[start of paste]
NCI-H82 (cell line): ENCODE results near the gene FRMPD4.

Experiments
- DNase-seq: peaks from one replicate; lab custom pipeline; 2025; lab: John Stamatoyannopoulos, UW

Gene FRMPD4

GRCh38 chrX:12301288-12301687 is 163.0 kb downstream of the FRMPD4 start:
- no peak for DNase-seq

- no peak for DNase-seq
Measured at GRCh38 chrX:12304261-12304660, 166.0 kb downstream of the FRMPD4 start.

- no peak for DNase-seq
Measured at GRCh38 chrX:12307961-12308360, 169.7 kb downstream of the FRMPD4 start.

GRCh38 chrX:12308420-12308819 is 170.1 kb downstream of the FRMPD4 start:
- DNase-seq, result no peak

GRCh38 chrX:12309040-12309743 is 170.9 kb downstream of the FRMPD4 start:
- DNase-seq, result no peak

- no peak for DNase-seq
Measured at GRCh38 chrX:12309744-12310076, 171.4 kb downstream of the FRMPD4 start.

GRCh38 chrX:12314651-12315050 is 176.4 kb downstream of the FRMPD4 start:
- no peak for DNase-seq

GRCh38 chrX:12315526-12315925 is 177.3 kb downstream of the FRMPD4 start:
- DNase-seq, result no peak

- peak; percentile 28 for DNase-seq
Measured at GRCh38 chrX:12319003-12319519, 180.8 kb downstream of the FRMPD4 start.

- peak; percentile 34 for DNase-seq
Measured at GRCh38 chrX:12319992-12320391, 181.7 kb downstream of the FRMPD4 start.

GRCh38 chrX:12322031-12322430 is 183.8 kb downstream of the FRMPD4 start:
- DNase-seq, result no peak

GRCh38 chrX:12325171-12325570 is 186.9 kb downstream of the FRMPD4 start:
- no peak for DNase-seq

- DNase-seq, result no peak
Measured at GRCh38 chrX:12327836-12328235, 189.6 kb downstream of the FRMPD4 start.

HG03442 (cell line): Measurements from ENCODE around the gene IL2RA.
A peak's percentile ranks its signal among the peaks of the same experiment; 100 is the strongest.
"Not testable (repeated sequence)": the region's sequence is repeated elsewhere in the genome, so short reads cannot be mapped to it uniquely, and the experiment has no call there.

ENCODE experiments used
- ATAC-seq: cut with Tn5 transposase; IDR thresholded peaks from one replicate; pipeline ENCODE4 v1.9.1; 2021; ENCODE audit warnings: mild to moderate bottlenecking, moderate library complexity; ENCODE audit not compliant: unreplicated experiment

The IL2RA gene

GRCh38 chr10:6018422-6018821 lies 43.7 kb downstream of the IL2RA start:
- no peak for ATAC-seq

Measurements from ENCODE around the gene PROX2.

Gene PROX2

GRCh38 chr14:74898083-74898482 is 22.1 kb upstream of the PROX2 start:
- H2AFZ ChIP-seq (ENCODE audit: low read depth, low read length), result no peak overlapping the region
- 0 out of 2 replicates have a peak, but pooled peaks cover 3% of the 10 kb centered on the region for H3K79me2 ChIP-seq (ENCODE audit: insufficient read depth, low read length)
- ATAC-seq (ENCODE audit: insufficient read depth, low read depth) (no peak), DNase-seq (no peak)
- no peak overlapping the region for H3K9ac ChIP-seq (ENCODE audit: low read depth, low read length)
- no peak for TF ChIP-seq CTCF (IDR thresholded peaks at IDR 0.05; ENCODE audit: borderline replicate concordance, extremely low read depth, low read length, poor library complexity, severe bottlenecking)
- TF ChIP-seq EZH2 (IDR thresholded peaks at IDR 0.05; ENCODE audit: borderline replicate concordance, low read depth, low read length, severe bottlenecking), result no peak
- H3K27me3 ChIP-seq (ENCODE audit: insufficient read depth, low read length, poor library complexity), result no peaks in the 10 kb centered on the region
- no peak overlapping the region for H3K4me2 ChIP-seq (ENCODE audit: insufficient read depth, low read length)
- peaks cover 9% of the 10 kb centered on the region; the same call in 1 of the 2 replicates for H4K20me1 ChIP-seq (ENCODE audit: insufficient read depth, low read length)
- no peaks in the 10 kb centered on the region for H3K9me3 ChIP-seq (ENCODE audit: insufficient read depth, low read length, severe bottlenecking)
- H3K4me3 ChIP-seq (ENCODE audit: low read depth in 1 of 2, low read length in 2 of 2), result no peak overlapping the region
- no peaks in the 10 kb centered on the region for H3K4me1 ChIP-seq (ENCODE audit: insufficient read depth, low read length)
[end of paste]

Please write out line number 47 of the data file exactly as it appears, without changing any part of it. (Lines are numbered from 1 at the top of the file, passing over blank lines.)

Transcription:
- TF ChIP-seq EZH2 (IDR thresholded peaks at IDR 0.05; ENCODE audit: borderline replicate concordance, low read depth, low read length, severe bottlenecking), result no peak